Your first questions
1 Writing good questions and feedback
Start by recognising that writing questions that explore students’ understanding of their subject is a skilled activity. Add in writing feedback that enables students who respond incorrectly to correct their misunderstanding and the task grows … but so does the student engagement.
So on a pedagogic level good questions:
- Embrace the patience of computers in helping students establish the basic knowledge on which understanding can be built. For example before conversing in a foreign language it is essential to have a vocabulary.
- Test understanding not simply recall.
- Are presented in an engaging fashion, are written well, utilise different question types, include images and are laid out well. Please be aware that there is an ebb and flow to dialogue between student and computer in interactive questions that often requires a different writing style to that used in non-interactive texts.
- For formative assessment are preferably answered one by one with instant feedback. This arrangement encourages students to engage with the question and the feedback c.f. submitting say 25 responses at once where the student's eye goes straight to their overall score.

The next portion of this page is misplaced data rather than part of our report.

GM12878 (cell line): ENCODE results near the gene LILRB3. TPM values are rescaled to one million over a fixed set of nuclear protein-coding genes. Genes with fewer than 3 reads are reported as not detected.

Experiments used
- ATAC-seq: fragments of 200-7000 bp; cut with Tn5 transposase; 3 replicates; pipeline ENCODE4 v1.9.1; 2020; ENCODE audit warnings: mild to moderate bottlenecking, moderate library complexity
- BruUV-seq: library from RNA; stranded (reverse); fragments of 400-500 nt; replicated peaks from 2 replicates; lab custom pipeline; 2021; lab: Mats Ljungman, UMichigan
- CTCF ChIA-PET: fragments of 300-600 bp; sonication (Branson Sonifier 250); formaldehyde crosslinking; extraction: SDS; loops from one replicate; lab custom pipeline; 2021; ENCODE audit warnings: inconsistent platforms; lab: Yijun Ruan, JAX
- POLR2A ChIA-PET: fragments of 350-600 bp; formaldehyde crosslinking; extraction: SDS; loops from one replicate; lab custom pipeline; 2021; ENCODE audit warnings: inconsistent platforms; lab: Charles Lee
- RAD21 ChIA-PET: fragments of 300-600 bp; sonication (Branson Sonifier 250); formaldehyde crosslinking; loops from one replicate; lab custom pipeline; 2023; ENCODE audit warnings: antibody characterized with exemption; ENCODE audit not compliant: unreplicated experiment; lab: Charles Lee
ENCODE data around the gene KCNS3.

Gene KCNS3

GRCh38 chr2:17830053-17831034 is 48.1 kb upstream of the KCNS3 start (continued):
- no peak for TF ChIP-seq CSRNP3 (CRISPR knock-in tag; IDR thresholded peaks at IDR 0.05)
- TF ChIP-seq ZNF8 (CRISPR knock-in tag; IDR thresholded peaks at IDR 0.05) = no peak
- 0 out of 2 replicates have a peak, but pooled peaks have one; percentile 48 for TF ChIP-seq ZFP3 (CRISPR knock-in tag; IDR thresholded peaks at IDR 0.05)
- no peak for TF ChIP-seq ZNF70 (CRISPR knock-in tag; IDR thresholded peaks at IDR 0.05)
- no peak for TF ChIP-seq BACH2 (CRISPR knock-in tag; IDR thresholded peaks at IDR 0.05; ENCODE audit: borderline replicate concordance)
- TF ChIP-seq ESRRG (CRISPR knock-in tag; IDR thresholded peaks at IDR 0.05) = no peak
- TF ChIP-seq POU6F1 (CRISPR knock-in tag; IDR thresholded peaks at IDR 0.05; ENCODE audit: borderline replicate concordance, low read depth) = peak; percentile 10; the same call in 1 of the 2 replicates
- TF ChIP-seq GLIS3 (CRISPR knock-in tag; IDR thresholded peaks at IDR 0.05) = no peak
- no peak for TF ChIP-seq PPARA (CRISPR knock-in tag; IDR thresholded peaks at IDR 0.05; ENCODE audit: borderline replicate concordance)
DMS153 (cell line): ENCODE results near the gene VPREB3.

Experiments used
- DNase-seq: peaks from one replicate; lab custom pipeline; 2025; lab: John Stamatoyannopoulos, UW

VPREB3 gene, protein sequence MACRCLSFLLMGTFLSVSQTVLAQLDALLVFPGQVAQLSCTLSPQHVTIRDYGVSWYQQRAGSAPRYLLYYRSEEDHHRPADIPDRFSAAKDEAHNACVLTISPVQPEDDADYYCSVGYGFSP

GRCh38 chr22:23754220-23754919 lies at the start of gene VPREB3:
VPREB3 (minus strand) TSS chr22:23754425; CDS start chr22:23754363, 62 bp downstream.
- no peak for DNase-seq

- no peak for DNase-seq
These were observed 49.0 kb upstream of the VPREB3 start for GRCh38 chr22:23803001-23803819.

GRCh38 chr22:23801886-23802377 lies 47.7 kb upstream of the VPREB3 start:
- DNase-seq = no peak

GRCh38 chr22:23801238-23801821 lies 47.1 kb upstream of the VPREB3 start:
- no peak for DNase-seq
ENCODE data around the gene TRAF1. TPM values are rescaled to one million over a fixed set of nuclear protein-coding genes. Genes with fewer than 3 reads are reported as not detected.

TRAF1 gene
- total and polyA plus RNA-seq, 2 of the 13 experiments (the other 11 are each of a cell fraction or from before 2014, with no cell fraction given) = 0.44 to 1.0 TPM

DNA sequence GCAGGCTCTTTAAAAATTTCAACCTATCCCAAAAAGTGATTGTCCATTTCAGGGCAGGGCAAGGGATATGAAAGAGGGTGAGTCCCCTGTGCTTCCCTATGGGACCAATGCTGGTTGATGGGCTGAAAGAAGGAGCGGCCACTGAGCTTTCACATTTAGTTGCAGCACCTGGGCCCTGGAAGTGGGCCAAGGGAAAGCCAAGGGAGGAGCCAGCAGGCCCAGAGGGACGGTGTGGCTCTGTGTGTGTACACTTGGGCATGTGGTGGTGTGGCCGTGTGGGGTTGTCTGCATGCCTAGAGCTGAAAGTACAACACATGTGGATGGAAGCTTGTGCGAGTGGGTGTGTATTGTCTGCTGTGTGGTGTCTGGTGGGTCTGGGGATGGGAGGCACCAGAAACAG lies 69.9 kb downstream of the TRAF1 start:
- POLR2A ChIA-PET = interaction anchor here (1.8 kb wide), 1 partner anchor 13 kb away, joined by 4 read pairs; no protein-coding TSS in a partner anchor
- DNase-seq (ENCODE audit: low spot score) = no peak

- Include targeted feedback for common mistakes that enable students to correct their misunderstanding.
- Give all students the correct final answer with reasoning.
It is necessary to differentiate the task of creating the question, response matching and feedback from the task of entering it into the computer. Just because Moodle provides forms which make it easy to enter certain question types into the computer, it does not follow that writing such questions is easy.
A Good question should be functionally correct:
- The question must be appropriately phrased such that the required answer can be readily handled by a computer.
- The question must be unambiguous.
- The response must be marked accurately.
- The feedback should reflect the marking.
- Common mistakes should receive targeted feedback especially if the question is interactive and the student has another try; if there is a useful explanation in the main teaching materials held elsewhere online then reference that explanation.
2 Writing your first True/false question